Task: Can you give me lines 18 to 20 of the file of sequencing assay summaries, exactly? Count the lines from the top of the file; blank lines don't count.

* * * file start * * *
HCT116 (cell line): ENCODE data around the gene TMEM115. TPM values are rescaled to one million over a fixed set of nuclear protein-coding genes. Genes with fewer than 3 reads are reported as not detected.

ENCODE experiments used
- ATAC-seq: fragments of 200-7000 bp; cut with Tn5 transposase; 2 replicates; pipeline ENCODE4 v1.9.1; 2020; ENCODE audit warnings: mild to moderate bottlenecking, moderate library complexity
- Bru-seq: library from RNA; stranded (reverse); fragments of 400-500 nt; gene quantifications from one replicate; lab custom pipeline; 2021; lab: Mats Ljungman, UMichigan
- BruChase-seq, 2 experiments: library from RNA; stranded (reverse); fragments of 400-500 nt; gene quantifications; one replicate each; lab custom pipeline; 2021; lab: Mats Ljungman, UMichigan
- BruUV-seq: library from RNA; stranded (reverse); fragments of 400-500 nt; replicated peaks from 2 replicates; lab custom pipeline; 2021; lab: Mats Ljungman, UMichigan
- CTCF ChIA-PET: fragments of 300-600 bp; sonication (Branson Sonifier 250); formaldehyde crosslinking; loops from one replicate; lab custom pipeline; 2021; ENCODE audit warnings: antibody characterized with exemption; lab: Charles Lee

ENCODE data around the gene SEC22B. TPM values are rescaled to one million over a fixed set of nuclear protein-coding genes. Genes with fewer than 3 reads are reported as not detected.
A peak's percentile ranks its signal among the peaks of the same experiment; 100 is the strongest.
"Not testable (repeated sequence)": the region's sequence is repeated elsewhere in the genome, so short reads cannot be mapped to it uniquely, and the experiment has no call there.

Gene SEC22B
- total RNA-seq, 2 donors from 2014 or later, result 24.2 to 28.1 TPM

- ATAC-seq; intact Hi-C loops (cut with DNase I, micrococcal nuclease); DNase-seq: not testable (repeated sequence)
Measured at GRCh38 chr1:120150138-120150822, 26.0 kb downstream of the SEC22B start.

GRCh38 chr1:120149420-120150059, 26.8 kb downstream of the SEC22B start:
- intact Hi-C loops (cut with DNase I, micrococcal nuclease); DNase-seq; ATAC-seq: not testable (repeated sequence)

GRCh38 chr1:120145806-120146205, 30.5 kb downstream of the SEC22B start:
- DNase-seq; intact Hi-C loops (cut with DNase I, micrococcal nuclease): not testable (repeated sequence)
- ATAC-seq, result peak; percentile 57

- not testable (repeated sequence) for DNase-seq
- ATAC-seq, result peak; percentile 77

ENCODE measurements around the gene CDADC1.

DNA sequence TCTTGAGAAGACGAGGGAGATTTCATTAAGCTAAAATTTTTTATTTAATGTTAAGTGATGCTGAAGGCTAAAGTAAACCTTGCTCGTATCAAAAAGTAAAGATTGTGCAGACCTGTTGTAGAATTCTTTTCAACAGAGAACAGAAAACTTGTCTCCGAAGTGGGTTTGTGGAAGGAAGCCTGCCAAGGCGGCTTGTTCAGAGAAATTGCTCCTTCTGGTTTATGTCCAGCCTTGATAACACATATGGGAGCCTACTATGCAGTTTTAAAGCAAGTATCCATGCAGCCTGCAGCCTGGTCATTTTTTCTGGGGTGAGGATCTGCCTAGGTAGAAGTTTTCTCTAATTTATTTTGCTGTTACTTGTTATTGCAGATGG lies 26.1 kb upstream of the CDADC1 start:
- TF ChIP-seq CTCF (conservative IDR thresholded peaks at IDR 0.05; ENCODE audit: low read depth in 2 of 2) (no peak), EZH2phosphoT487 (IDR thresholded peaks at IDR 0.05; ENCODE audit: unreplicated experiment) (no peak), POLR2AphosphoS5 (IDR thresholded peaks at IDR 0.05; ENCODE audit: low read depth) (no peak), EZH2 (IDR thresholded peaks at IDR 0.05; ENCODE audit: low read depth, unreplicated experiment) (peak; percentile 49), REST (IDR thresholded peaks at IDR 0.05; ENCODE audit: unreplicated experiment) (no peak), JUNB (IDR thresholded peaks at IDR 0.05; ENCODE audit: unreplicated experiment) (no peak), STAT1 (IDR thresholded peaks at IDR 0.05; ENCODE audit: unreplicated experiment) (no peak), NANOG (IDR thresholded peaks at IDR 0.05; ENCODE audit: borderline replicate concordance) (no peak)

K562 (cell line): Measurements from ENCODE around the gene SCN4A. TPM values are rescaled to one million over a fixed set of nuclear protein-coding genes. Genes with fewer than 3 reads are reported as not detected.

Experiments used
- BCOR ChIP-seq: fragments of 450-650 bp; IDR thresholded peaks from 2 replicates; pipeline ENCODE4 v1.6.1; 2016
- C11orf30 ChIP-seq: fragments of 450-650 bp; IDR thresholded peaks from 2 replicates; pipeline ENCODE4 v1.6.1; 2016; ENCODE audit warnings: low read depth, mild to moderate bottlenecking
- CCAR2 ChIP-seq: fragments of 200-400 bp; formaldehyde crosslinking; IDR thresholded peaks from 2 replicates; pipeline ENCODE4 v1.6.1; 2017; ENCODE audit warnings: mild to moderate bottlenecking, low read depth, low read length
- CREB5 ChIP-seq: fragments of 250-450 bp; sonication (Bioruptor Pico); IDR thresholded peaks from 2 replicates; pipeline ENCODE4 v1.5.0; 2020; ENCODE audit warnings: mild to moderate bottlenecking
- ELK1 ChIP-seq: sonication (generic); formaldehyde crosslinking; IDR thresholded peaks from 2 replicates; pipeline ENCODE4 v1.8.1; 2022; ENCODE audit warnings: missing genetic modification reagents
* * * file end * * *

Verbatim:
- DNase-seq; intact Hi-C loops (cut with DNase I, micrococcal nuclease): not testable (repeated sequence)
- ATAC-seq, result peak; percentile 57

- not testable (repeated sequence) for DNase-seq